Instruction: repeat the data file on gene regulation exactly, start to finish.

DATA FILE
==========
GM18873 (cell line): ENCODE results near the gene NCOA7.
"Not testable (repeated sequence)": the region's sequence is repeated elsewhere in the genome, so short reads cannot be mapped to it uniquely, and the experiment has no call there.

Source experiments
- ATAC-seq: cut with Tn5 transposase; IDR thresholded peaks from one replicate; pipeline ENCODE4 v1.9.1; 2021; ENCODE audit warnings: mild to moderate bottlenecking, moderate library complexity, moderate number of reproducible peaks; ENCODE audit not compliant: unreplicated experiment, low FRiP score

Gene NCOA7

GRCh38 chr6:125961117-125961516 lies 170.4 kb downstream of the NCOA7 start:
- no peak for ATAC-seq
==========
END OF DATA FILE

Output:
GM18873 (cell line): ENCODE results near the gene NCOA7.
"Not testable (repeated sequence)": the region's sequence is repeated elsewhere in the genome, so short reads cannot be mapped to it uniquely, and the experiment has no call there.

Source experiments
- ATAC-seq: cut with Tn5 transposase; IDR thresholded peaks from one replicate; pipeline ENCODE4 v1.9.1; 2021; ENCODE audit warnings: mild to moderate bottlenecking, moderate library complexity, moderate number of reproducible peaks; ENCODE audit not compliant: unreplicated experiment, low FRiP score

Gene NCOA7

GRCh38 chr6:125961117-125961516 lies 170.4 kb downstream of the NCOA7 start:
- no peak for ATAC-seq